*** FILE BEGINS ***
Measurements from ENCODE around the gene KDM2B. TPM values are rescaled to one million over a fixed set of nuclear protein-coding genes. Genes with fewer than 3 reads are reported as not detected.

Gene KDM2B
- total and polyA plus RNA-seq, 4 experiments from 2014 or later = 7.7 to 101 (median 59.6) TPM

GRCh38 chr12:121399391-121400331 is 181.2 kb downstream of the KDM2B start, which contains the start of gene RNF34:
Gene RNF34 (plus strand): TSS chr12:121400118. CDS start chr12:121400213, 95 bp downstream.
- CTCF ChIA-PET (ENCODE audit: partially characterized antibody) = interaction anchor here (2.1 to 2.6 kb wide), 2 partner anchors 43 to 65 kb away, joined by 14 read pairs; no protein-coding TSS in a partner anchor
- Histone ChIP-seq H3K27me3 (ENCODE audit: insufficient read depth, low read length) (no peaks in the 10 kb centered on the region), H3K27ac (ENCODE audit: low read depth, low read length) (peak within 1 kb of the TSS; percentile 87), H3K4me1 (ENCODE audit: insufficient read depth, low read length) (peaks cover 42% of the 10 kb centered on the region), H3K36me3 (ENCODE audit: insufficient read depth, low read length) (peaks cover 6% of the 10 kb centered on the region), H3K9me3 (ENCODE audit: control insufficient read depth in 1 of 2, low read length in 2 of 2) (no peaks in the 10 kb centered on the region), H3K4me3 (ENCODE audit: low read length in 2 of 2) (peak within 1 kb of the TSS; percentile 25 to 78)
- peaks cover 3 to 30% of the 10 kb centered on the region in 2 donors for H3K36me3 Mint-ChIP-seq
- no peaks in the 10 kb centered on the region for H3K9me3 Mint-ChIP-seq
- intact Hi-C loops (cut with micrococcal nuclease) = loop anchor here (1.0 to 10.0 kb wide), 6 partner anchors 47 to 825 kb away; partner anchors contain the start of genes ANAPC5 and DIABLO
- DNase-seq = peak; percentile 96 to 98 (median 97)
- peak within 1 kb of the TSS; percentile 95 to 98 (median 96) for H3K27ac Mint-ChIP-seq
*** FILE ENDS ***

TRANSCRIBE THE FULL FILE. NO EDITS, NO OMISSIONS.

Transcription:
Measurements from ENCODE around the gene KDM2B. TPM values are rescaled to one million over a fixed set of nuclear protein-coding genes. Genes with fewer than 3 reads are reported as not detected.

Gene KDM2B
- total and polyA plus RNA-seq, 4 experiments from 2014 or later = 7.7 to 101 (median 59.6) TPM

GRCh38 chr12:121399391-121400331 is 181.2 kb downstream of the KDM2B start, which contains the start of gene RNF34:
Gene RNF34 (plus strand): TSS chr12:121400118. CDS start chr12:121400213, 95 bp downstream.
- CTCF ChIA-PET (ENCODE audit: partially characterized antibody) = interaction anchor here (2.1 to 2.6 kb wide), 2 partner anchors 43 to 65 kb away, joined by 14 read pairs; no protein-coding TSS in a partner anchor
- Histone ChIP-seq H3K27me3 (ENCODE audit: insufficient read depth, low read length) (no peaks in the 10 kb centered on the region), H3K27ac (ENCODE audit: low read depth, low read length) (peak within 1 kb of the TSS; percentile 87), H3K4me1 (ENCODE audit: insufficient read depth, low read length) (peaks cover 42% of the 10 kb centered on the region), H3K36me3 (ENCODE audit: insufficient read depth, low read length) (peaks cover 6% of the 10 kb centered on the region), H3K9me3 (ENCODE audit: control insufficient read depth in 1 of 2, low read length in 2 of 2) (no peaks in the 10 kb centered on the region), H3K4me3 (ENCODE audit: low read length in 2 of 2) (peak within 1 kb of the TSS; percentile 25 to 78)
- peaks cover 3 to 30% of the 10 kb centered on the region in 2 donors for H3K36me3 Mint-ChIP-seq
- no peaks in the 10 kb centered on the region for H3K9me3 Mint-ChIP-seq
- intact Hi-C loops (cut with micrococcal nuclease) = loop anchor here (1.0 to 10.0 kb wide), 6 partner anchors 47 to 825 kb away; partner anchors contain the start of genes ANAPC5 and DIABLO
- DNase-seq = peak; percentile 96 to 98 (median 97)
- peak within 1 kb of the TSS; percentile 95 to 98 (median 96) for H3K27ac Mint-ChIP-seq